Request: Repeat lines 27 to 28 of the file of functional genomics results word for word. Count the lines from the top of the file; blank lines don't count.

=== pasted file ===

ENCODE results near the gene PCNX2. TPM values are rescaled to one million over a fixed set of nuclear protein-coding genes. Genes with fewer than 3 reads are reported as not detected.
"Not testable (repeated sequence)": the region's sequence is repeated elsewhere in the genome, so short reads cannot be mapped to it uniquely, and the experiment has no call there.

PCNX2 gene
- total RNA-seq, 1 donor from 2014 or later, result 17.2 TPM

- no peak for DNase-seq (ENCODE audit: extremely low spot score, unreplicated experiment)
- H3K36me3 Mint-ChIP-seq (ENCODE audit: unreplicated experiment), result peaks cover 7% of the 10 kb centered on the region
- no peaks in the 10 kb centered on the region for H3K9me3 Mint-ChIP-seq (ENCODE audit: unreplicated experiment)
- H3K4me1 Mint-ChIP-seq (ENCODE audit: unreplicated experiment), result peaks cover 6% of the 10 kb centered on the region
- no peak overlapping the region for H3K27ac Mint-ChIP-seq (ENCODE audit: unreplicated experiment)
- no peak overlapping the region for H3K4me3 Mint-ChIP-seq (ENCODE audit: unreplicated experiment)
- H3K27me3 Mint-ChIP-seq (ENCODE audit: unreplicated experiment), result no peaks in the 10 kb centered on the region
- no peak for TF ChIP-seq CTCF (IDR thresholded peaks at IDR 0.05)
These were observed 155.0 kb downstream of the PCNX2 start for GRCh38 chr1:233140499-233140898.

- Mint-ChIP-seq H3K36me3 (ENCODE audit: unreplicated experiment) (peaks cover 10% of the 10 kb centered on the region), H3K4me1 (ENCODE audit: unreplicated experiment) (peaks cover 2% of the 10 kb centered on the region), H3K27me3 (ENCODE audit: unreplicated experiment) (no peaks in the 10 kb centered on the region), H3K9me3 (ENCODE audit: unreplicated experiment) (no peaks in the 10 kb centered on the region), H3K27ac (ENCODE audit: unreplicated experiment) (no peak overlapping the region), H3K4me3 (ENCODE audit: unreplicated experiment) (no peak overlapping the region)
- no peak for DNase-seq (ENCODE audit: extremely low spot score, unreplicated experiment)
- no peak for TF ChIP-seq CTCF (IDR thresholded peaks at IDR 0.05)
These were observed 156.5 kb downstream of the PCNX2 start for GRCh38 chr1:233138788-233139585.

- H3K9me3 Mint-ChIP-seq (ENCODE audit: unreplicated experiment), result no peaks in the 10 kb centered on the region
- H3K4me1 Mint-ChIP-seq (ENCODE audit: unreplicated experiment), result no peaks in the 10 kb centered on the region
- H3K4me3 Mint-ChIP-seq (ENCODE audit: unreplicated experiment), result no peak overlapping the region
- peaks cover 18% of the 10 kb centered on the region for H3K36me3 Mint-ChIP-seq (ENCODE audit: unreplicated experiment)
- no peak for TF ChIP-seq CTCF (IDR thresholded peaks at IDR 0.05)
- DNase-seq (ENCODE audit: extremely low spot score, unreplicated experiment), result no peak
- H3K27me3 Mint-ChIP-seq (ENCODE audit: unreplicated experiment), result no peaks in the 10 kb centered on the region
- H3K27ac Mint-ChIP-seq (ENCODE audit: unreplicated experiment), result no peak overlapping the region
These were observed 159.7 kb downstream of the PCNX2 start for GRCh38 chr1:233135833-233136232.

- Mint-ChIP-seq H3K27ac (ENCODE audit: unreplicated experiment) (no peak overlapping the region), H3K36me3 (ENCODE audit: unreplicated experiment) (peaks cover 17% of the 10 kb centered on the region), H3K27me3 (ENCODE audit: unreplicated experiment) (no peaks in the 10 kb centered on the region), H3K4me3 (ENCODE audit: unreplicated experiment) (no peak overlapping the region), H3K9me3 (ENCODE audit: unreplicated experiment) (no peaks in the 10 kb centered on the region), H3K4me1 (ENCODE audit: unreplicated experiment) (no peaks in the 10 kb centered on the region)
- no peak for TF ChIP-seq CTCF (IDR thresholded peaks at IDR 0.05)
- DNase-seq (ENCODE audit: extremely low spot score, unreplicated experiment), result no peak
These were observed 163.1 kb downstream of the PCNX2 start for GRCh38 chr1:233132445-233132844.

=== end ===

- Mint-ChIP-seq H3K27ac (ENCODE audit: unreplicated experiment) (no peak overlapping the region), H3K36me3 (ENCODE audit: unreplicated experiment) (peaks cover 17% of the 10 kb centered on the region), H3K27me3 (ENCODE audit: unreplicated experiment) (no peaks in the 10 kb centered on the region), H3K4me3 (ENCODE audit: unreplicated experiment) (no peak overlapping the region), H3K9me3 (ENCODE audit: unreplicated experiment) (no peaks in the 10 kb centered on the region), H3K4me1 (ENCODE audit: unreplicated experiment) (no peaks in the 10 kb centered on the region)
- no peak for TF ChIP-seq CTCF (IDR thresholded peaks at IDR 0.05)